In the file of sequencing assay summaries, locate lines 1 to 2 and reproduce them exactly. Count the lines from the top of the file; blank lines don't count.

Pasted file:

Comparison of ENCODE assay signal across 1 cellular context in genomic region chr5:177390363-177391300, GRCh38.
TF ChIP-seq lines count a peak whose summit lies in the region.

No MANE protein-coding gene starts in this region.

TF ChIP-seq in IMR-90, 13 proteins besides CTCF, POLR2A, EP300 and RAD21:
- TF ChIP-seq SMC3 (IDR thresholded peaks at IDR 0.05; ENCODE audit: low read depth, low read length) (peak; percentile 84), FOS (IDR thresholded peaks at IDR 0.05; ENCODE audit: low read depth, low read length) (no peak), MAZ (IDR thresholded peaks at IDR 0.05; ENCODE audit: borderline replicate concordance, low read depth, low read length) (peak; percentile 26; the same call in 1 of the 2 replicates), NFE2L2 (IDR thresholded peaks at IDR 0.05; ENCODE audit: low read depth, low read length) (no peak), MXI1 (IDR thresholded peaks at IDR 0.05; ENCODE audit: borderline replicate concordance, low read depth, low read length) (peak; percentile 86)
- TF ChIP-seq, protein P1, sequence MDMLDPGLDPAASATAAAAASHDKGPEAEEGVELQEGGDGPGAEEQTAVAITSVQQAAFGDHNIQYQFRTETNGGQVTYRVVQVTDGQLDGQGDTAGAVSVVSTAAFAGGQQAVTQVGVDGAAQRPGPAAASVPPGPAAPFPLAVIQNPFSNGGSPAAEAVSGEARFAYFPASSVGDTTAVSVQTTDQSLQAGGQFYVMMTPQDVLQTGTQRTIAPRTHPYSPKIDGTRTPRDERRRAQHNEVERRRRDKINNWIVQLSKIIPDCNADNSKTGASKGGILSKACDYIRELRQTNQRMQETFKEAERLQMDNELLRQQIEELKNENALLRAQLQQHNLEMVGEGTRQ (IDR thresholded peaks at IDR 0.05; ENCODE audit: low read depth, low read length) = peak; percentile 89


Comparison of ENCODE assay signal across 1 cellular context in genomic region chr5:177390363-177391300, GRCh38.
TF ChIP-seq lines count a peak whose summit lies in the region.